Eastlake offers state-of-the-art evaluation of coronary risk factors, analysis of cardiovascular risk markers, physical examination, education and individualized recommendations to decrease the risk of coronary artery disease. Additional information on nutrition assessment and recommendations for a heart-healthy diet is available to all.
What are the major risk factors for cardiovascular disease that can’t be changed?
Male Sex (Gender)
Heredity (Including Race)
Controllable risk factors for cardiovascular disease:
Smokers’ risk of developing coronary heart disease is 2–3 times that of nonsmokers.
Smoking increases blood pressure, decreases exercise tolerance, increases the tendency for blood to clot and decreases HDL (good cholesterol). Smoking also increases the risk of recurrent coronary heart disease after bypass surgery. Smoking is one of the main causes of peripheral arterial disease and an important risk factor for stroke. Quitting smoking is one of the most important things you can do to lower your risk of cardiovascular disease.
High blood pressure
High blood pressure is a condition that can lead to coronary heart disease, heart failure, stroke, kidney failure, and other health problems.
Blood pressure levels above 120/80 mmHg but below 140/90 are considered pre-hypertension. A blood pressure level of 140/90 mmHg or higher is considered high blood pressure for most adults.
High blood cholesterol
Many people are able to lower their cholesterol levels by eating a low saturated fat and low cholesterol diet, exercising, and losing weight if needed.
Some people will need to take medicines prescribed by their doctor to lower their cholesterol in addition to eating a low saturated fat and low cholesterol diet, exercising, and losing weight if needed.
Having type 2 diabetes increases your risk of developing cardiovascular disease, such as heart attack or stroke. People with diabetes mellitus are 2 to 4 times more likely to develop cardiovascular disease. You can avoid or delay heart and vascular disease by controlling your other risk factors.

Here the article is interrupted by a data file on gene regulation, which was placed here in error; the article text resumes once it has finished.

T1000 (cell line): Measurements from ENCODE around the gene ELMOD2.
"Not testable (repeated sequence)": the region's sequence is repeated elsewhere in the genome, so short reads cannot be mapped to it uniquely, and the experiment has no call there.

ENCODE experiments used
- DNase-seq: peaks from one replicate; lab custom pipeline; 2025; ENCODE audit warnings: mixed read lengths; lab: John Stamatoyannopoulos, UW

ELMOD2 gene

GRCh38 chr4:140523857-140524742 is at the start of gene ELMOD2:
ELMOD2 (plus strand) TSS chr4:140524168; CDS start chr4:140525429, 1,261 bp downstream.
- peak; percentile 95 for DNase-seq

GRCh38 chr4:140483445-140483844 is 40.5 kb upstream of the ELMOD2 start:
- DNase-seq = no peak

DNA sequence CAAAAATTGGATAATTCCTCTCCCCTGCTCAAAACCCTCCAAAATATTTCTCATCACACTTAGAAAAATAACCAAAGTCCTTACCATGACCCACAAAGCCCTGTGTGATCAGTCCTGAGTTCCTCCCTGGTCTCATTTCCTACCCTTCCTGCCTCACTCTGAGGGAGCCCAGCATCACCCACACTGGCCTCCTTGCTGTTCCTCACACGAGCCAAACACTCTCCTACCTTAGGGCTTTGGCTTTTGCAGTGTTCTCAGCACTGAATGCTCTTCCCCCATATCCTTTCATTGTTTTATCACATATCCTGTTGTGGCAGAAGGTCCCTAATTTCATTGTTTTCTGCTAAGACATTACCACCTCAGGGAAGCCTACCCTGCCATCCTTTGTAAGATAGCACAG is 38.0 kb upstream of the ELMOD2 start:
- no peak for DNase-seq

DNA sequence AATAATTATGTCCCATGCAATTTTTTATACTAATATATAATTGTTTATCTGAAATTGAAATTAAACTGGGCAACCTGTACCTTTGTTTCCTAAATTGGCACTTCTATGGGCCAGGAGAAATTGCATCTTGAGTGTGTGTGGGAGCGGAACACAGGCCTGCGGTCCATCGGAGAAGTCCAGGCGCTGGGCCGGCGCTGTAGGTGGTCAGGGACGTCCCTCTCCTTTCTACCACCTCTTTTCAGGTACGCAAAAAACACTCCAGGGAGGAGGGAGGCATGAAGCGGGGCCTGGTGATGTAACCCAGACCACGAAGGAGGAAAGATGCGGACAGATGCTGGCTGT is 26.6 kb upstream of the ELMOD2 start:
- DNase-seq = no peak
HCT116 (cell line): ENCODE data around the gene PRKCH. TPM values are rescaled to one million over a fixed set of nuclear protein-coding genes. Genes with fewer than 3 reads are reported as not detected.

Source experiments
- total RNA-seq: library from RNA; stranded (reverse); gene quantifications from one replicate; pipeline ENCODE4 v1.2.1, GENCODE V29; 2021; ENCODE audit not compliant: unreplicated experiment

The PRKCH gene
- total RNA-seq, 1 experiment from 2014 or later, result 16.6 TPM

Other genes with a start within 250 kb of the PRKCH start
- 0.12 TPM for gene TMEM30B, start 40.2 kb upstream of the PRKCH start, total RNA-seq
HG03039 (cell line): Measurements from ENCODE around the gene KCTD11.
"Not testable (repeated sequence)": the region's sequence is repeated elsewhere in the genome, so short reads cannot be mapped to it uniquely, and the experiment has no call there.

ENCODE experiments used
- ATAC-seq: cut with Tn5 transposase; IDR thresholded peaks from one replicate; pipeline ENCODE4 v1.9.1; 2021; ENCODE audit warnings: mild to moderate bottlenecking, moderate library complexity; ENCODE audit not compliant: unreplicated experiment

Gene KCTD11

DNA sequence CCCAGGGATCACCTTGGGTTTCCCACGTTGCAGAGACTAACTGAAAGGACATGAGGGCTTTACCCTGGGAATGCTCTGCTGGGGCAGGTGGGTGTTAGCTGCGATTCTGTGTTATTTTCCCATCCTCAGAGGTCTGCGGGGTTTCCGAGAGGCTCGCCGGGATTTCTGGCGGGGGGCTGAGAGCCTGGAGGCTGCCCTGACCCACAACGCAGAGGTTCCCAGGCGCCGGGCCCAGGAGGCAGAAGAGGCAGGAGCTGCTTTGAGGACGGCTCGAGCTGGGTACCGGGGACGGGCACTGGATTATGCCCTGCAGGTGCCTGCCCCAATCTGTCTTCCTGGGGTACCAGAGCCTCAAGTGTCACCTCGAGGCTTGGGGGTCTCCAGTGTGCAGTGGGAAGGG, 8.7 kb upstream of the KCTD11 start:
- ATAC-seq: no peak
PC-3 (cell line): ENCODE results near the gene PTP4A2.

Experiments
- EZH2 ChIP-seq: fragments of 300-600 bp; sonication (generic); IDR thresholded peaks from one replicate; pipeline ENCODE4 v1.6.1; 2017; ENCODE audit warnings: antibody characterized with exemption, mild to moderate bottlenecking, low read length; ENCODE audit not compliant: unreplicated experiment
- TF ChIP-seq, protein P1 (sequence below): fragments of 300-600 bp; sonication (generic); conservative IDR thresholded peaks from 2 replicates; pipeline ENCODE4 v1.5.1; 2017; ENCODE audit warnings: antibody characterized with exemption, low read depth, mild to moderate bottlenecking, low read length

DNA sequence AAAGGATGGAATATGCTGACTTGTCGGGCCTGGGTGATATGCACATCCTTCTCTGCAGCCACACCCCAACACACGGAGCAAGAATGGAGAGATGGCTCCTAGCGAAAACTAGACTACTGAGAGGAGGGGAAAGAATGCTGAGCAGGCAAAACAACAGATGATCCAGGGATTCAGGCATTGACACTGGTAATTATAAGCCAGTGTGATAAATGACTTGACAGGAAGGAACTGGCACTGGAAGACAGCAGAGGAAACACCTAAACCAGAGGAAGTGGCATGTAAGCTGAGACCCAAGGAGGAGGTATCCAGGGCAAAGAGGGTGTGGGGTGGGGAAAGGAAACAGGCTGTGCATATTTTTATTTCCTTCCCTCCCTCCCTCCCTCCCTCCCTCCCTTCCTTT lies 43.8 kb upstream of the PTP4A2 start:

Being overweight or obese
Obesity is mainly caused by taking in more calories than are used up in physical activity and daily life. Obesity is now recognized as a major risk factor for coronary heart disease, which can lead to heart attack. But by losing even as few as 10 pounds, you can lower your heart disease risk.
The American Heart Association/American College of Sports Medicine guidelines on physical activity recommend a minimum of 5 days per week of moderate intensity exercise for at least 30 minutes.
Eastlake offers group “healthy heart classes” and individual diet counseling for heart healthy eating.
The physicians and advanced practice nurses at Eastlake work together to closely monitor each patient’s lipid profile (your cholesterol numbers). Our patients are provided with diet counseling and sometimes cholesterol lowering medication as we strive to have each patient at their “goal” cholesterol numbers as recommended by their cardiologist.
Q: I have heard that red wine can help your heart. Is that so?
A: Drinking moderate amounts of red wine (this means one to two drinks per day for men and one drink per day for women) may lower the risk of cardiovascular events. (One drink is equal to 12 ounces of beer, 5 ounces of wine or 1 ounce of liquor.) Still, the American Heart Association does not recommend alcohol as a means of risk reduction.
Q: How can I improve my HDL, or “good cholesterol,” without taking medications?
A: Consuming monounsaturated fats can improve your HDL as well as reduce triglycerides and bad cholesterol (LDL). These include olive oils and other vegetable oils, nuts and avocados. Some foods such as peanuts, green peas, sunflower seeds and corn can also raise HDL. Other important strategies to raise HDL include a regular exercise program, alcohol in moderation and the cessation of smoking. Calcium supplements have also been shown to increase HDL levels.